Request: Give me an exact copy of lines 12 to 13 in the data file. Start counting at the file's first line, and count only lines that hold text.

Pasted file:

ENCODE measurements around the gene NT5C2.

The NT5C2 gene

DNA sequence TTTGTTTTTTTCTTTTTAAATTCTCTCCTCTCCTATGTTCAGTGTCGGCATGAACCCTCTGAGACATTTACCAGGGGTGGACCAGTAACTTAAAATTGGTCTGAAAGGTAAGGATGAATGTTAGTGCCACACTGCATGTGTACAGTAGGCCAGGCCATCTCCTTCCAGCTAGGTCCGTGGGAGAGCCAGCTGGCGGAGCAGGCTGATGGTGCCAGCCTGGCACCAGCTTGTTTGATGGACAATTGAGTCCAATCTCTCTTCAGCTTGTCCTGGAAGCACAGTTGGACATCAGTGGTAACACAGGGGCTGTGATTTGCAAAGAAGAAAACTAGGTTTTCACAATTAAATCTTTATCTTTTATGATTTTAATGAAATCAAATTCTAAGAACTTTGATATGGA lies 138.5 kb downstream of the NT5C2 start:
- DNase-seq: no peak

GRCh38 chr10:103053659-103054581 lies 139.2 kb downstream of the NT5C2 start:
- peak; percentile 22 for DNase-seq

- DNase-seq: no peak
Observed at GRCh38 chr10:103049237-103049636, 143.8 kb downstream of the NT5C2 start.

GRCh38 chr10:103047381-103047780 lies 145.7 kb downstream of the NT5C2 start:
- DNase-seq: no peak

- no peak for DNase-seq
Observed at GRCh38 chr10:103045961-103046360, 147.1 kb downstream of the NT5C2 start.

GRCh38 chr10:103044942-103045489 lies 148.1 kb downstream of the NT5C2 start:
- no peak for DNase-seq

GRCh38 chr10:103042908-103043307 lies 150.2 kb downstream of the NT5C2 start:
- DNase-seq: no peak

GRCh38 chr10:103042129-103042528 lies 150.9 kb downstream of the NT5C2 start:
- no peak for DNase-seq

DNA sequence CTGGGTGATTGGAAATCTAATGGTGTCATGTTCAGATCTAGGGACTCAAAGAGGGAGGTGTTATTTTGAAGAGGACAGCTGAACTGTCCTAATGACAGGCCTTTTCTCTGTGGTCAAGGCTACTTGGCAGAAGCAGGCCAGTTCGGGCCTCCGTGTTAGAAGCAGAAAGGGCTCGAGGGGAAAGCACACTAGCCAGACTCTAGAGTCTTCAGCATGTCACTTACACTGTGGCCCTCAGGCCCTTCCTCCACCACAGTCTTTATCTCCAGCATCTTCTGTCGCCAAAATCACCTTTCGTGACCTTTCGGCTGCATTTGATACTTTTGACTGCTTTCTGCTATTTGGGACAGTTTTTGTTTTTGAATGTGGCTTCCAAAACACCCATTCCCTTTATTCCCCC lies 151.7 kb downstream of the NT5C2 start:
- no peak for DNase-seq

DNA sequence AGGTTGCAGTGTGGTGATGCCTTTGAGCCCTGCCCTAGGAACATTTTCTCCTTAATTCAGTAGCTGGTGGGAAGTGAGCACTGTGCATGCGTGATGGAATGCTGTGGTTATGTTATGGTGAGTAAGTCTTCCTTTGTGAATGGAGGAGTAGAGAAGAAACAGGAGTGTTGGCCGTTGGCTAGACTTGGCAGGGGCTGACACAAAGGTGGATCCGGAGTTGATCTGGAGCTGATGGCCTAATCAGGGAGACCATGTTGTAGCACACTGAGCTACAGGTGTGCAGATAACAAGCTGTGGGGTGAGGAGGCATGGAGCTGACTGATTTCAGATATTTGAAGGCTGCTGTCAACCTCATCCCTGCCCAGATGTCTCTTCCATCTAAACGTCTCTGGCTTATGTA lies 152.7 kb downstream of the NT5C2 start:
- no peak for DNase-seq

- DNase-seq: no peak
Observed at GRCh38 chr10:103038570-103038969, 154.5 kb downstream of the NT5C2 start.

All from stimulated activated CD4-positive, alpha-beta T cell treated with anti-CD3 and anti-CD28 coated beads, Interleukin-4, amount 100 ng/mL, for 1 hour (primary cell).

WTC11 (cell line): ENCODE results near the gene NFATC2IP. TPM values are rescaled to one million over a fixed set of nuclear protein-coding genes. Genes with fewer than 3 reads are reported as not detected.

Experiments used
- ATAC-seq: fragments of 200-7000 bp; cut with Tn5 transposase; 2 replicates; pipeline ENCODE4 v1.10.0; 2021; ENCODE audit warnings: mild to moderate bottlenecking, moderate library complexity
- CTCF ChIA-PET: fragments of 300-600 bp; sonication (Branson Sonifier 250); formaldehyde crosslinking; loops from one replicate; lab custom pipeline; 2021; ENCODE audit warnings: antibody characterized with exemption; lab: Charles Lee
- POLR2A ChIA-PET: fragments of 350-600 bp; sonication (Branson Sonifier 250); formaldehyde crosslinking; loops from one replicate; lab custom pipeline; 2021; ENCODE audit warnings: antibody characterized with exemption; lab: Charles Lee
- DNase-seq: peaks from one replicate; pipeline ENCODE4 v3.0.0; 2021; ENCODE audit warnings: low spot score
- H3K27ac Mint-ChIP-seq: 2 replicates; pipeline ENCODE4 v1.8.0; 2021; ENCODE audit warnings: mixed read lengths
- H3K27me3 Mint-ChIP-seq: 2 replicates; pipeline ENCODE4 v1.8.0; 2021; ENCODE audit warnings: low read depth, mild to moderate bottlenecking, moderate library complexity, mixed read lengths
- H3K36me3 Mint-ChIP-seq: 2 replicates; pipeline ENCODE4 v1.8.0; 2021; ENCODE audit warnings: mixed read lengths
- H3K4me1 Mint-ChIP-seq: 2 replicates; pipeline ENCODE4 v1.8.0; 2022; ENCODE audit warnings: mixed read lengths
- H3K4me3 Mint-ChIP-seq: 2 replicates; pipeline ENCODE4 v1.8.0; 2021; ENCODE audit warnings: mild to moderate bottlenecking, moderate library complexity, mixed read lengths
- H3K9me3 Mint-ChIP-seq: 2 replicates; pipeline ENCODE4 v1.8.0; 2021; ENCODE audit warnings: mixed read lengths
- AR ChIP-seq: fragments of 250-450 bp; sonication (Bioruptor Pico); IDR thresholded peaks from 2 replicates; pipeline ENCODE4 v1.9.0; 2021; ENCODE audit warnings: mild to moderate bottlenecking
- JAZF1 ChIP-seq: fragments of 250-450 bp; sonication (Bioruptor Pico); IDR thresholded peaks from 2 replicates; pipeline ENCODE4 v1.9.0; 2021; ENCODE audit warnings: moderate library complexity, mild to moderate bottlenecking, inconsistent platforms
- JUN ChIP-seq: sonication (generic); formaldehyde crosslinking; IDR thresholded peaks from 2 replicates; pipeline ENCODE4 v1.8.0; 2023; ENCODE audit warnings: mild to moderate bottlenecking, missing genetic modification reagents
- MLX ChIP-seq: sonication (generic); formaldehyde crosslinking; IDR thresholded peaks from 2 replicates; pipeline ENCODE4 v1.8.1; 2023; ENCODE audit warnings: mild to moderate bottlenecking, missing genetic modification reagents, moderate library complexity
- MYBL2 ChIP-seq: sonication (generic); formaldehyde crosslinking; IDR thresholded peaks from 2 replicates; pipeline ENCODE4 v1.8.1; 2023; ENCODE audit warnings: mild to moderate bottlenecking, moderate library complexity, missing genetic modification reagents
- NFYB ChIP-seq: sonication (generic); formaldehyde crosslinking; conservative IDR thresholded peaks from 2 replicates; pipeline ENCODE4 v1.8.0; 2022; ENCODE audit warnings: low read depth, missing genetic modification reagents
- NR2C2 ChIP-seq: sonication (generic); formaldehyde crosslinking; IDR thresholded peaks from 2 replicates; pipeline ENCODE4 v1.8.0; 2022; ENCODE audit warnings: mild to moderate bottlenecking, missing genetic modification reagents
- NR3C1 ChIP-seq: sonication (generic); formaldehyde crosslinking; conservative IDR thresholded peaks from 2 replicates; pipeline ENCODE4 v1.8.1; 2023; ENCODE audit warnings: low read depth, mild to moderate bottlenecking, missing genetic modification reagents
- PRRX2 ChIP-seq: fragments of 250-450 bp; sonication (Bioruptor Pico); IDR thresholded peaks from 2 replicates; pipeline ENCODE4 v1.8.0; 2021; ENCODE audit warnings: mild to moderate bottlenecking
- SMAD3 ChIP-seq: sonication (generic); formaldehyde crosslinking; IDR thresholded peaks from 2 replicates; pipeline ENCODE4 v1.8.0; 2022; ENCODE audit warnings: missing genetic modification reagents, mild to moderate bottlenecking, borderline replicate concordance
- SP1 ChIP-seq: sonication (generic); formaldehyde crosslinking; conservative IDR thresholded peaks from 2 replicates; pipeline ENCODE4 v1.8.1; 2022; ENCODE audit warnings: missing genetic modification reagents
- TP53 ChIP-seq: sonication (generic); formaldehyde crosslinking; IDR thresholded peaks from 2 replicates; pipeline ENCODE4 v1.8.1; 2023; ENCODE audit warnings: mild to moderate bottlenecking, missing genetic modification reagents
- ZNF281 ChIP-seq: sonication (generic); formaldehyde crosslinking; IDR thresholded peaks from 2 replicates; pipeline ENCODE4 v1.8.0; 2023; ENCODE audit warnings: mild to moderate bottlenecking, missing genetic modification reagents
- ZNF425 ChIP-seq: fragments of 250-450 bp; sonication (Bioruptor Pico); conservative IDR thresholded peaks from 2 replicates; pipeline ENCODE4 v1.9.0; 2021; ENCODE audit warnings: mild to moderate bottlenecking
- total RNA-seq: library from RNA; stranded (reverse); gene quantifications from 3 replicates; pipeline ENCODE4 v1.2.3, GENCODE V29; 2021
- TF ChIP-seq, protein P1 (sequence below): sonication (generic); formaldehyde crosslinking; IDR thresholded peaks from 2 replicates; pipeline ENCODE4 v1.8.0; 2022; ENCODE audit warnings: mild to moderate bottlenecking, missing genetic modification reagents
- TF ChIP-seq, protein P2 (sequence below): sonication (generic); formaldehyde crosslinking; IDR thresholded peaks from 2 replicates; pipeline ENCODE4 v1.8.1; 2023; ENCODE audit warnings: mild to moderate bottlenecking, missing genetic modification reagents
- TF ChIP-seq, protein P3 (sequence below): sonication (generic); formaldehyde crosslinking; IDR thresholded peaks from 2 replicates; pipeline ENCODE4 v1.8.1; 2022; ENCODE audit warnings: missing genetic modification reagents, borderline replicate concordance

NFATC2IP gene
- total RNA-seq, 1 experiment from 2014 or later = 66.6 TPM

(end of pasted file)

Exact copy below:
Observed at GRCh38 chr10:103045961-103046360, 147.1 kb downstream of the NT5C2 start.

GRCh38 chr10:103044942-103045489 lies 148.1 kb downstream of the NT5C2 start: